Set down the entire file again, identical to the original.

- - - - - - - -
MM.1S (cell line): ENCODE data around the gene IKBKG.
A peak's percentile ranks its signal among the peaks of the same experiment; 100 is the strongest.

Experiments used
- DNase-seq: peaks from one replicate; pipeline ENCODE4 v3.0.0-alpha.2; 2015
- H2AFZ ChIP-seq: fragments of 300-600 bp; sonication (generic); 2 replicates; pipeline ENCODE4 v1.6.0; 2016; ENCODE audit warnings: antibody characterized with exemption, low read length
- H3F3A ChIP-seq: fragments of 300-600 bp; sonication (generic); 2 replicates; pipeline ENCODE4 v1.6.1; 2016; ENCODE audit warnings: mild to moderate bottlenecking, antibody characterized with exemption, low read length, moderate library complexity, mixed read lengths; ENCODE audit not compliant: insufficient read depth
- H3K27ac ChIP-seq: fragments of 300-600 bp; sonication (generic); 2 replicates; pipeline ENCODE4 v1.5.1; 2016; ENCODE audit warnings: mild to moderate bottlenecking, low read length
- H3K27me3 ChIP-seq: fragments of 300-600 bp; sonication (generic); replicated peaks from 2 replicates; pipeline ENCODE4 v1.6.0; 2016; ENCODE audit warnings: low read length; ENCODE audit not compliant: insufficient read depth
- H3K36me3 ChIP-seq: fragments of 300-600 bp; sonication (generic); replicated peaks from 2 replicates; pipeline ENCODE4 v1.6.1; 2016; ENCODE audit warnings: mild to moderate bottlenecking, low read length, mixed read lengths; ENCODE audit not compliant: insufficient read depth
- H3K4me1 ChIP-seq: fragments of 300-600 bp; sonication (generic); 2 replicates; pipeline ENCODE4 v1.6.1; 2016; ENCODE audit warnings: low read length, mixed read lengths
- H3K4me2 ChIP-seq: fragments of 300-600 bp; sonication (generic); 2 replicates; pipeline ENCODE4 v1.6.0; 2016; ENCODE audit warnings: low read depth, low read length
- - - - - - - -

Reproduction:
MM.1S (cell line): ENCODE data around the gene IKBKG.
A peak's percentile ranks its signal among the peaks of the same experiment; 100 is the strongest.

Experiments used
- DNase-seq: peaks from one replicate; pipeline ENCODE4 v3.0.0-alpha.2; 2015
- H2AFZ ChIP-seq: fragments of 300-600 bp; sonication (generic); 2 replicates; pipeline ENCODE4 v1.6.0; 2016; ENCODE audit warnings: antibody characterized with exemption, low read length
- H3F3A ChIP-seq: fragments of 300-600 bp; sonication (generic); 2 replicates; pipeline ENCODE4 v1.6.1; 2016; ENCODE audit warnings: mild to moderate bottlenecking, antibody characterized with exemption, low read length, moderate library complexity, mixed read lengths; ENCODE audit not compliant: insufficient read depth
- H3K27ac ChIP-seq: fragments of 300-600 bp; sonication (generic); 2 replicates; pipeline ENCODE4 v1.5.1; 2016; ENCODE audit warnings: mild to moderate bottlenecking, low read length
- H3K27me3 ChIP-seq: fragments of 300-600 bp; sonication (generic); replicated peaks from 2 replicates; pipeline ENCODE4 v1.6.0; 2016; ENCODE audit warnings: low read length; ENCODE audit not compliant: insufficient read depth
- H3K36me3 ChIP-seq: fragments of 300-600 bp; sonication (generic); replicated peaks from 2 replicates; pipeline ENCODE4 v1.6.1; 2016; ENCODE audit warnings: mild to moderate bottlenecking, low read length, mixed read lengths; ENCODE audit not compliant: insufficient read depth
- H3K4me1 ChIP-seq: fragments of 300-600 bp; sonication (generic); 2 replicates; pipeline ENCODE4 v1.6.1; 2016; ENCODE audit warnings: low read length, mixed read lengths
- H3K4me2 ChIP-seq: fragments of 300-600 bp; sonication (generic); 2 replicates; pipeline ENCODE4 v1.6.0; 2016; ENCODE audit warnings: low read depth, low read length